Friday, September 13, 2013

Syria: Let's Make Sure Our Negotiations Are Bilateral

Russian President Vladimir Putin must have hired the biggest, most expensive public relations counsel in the world to help him with his unprecedented campaign on Syria.  And, his predictable tactics are working, unfortunately.

His Opinion piece in the New York Times takes your breath away for its chutzpah, but it is bold, even over the top.  God's name is invoked as establishing the equality of all human beings, and the Pope is acknowledged among the world's major political and religious leaders. Will wonders ever cease?

We criticized the Administration's first responses to Russia's overtures for talking over the heads of the Russians to the Syrians.  Why?  Because, now it has opened the door to President Assad making demands on our conduct before a deal is made on chemical weapons.  Suddenly, what should have been a bilateral negotiation between Russia and the U.S. is now a trilateral negotiation.  This can't work.

The door is still open to keep this process on track. President Putin's own words point the way. 

"My working and personal relationship with President Obama is marked by growing trust. I appreciate this."  

So, he has understood that we are acknowledging his, and Russia's importance, on the world superpower stage. The disdain he has shown for President Obama has been overcome, and things are improving.  So, let's make sure it stays on track.

President Obama needs to hold President Putin to his words and make Russia responsible for keeping their Syrian client in line.  We need to tell President Putin what we we can accept as an outcome of this process--stability for the Russian client, no armed conflict or regime change, a rapid, internationally verifiable disarming of the chemical arsenal and plans for humanitarian aid--and make Russia responsible for bringing Syria along. Like Mr. Putin told us to work with his foreign minister, we need to tell him to have his foreign minister work with Secretary of State Kerry.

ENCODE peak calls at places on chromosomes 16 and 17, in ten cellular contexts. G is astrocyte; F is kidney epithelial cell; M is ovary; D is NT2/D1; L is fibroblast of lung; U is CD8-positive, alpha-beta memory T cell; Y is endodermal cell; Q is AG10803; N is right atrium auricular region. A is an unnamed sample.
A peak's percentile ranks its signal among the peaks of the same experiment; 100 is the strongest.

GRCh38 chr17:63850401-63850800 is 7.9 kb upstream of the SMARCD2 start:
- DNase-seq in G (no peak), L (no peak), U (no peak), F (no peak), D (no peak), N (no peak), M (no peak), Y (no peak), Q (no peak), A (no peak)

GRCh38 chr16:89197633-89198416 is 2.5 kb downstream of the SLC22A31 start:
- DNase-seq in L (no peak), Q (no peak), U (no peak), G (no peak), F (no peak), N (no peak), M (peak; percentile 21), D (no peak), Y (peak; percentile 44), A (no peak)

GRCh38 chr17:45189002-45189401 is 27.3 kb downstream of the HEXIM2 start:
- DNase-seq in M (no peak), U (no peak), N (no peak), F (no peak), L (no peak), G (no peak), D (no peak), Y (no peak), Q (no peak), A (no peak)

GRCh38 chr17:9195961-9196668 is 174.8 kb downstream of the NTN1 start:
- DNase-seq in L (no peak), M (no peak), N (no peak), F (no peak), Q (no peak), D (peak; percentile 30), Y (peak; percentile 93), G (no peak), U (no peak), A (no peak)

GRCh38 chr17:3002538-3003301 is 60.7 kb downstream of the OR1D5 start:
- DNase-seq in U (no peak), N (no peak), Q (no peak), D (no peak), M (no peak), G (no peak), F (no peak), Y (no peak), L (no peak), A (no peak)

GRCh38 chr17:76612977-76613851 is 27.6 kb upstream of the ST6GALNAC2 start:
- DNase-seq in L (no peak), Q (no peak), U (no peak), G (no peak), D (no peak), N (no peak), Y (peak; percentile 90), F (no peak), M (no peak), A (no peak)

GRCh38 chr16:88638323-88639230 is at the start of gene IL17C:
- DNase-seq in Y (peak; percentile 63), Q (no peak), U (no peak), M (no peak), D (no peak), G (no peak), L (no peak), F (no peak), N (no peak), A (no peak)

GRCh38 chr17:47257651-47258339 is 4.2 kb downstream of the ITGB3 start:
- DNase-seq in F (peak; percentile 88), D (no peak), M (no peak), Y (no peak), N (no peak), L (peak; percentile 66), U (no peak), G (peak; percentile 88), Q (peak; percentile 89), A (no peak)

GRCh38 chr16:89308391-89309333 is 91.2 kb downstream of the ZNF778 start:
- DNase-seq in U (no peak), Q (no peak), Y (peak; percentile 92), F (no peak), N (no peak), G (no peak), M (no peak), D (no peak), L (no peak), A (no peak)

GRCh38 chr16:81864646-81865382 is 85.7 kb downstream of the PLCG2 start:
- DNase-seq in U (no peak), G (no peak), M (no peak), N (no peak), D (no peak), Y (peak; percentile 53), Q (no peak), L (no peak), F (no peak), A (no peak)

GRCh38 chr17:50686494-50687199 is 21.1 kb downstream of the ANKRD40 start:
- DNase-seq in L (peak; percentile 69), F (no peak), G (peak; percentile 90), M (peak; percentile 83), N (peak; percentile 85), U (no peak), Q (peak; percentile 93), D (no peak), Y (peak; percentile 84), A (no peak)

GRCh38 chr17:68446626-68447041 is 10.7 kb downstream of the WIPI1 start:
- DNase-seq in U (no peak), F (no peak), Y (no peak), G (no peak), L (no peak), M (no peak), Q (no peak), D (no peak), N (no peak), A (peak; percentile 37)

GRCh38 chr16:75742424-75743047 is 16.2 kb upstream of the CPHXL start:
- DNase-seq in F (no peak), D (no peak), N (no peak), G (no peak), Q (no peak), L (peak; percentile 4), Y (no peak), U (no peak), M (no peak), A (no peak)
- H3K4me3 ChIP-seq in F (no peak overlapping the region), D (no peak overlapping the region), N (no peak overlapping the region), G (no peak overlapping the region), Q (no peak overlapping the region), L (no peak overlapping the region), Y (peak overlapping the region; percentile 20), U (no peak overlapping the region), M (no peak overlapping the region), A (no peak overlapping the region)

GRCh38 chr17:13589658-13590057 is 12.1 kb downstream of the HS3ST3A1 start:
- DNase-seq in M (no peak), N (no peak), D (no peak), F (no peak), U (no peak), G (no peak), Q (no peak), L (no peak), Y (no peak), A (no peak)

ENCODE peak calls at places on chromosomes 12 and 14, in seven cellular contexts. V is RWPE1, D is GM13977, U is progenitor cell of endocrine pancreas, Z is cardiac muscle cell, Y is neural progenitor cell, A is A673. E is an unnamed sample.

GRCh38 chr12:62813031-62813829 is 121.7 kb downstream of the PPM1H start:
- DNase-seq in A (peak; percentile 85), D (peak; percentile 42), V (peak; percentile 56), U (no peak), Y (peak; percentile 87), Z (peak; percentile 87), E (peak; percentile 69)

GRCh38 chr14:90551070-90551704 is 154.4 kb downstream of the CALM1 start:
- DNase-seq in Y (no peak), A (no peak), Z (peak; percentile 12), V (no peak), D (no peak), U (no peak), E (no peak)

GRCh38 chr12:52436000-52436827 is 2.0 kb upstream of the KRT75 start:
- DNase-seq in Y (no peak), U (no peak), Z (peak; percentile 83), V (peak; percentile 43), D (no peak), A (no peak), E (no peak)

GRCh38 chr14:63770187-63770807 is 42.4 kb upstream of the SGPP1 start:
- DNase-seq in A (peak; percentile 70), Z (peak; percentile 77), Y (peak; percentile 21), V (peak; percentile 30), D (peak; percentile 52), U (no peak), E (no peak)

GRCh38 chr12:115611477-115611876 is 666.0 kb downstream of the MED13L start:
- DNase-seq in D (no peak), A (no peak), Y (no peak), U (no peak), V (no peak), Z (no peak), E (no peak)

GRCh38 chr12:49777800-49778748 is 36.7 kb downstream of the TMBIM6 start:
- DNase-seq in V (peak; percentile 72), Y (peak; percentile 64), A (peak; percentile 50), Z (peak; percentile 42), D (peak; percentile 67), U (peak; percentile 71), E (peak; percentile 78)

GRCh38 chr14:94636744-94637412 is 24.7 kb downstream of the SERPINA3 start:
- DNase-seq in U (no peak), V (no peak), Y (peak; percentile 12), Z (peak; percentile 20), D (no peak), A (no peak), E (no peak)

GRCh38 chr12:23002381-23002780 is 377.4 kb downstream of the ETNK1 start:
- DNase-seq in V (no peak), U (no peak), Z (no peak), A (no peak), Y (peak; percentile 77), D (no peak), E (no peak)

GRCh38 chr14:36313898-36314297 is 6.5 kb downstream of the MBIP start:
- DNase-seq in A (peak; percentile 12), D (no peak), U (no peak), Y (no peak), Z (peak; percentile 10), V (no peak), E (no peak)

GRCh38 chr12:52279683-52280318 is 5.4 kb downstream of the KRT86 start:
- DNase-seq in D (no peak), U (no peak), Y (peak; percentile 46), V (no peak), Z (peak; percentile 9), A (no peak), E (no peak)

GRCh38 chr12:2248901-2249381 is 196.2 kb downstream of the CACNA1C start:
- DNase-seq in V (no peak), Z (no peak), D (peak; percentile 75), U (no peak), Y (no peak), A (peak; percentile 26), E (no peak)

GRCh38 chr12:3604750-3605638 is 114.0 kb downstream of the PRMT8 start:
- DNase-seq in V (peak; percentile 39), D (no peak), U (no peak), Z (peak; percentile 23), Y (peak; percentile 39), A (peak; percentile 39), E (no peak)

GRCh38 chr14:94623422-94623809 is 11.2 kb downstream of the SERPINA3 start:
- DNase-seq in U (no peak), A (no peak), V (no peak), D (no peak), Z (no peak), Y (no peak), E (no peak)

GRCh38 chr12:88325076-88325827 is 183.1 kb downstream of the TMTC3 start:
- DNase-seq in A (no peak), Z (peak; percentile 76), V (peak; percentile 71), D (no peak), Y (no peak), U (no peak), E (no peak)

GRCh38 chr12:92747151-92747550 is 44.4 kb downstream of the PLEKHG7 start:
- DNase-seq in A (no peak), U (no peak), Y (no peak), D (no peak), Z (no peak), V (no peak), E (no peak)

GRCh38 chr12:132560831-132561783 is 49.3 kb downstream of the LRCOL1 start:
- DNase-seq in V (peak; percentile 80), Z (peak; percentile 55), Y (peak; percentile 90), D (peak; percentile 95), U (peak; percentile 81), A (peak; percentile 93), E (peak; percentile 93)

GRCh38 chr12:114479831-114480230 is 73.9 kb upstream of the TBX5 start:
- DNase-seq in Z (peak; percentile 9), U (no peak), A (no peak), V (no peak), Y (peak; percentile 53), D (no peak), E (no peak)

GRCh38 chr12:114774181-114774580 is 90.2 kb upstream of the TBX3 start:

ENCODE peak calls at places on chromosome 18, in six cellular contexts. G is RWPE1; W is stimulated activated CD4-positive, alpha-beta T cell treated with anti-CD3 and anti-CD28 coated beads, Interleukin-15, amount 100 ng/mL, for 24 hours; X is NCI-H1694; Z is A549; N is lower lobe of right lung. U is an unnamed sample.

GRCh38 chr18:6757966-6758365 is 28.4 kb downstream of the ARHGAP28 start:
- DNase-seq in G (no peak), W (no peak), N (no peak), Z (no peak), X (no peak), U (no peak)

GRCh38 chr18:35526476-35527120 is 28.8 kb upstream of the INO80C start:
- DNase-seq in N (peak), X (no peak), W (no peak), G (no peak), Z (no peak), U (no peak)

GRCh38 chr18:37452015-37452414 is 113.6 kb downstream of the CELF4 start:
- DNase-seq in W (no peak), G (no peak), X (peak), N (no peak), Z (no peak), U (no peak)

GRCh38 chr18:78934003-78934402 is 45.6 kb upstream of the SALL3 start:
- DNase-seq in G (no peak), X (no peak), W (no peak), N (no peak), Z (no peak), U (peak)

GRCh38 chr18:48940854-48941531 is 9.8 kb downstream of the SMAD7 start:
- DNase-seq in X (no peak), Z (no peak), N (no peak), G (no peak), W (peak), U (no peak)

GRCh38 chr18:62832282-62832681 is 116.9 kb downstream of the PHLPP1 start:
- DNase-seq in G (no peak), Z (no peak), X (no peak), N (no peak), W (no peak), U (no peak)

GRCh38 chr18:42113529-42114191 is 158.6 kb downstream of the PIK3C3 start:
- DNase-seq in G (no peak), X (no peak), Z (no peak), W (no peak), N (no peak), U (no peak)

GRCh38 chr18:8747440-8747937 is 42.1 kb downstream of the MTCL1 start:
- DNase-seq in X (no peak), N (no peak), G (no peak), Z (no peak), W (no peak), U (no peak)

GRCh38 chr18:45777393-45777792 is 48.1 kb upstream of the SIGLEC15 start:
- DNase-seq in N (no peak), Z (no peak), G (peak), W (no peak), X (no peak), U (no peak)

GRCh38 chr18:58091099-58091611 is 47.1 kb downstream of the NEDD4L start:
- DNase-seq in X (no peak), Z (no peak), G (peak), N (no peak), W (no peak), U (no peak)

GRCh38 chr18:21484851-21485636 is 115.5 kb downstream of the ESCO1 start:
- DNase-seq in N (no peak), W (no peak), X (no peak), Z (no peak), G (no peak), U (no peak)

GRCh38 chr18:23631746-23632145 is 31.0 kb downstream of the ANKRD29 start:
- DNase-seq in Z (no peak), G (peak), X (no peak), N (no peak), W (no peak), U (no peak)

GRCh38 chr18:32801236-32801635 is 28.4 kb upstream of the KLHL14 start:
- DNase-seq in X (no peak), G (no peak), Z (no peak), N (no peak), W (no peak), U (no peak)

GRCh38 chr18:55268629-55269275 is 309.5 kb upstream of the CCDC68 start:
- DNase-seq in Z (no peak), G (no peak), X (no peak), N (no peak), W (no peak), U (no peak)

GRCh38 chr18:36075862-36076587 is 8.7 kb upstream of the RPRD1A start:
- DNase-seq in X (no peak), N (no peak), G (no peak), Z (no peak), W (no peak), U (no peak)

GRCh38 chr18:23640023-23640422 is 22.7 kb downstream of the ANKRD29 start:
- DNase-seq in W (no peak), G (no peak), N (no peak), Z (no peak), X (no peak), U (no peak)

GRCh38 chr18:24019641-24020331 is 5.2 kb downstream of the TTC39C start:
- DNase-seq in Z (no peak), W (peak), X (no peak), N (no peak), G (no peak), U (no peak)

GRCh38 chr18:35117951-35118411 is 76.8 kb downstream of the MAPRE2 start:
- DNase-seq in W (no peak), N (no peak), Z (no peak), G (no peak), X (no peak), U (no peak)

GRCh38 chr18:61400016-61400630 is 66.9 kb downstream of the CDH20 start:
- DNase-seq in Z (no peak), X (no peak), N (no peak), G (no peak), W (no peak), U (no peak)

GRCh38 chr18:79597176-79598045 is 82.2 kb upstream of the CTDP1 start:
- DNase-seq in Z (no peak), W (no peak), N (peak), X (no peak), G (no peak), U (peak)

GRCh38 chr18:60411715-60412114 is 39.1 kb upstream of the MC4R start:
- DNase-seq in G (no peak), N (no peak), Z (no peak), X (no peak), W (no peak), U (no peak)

We should ask the U.N. Secretary-General to undertake the program of planning, implementing and monitoring the dismantling of the chemical arsenal through the appropriate mechanisms, including the Security Council.  He will know how best to achieve this goal, and let him work with the Permanent Members.  

We also need to lose our habit of blowing off steam and expressing frustration in the press, or speaking through mouthpieces like Susan Rice.  This initiative started at the highest level, and this is where it has to be seen through to the end.  

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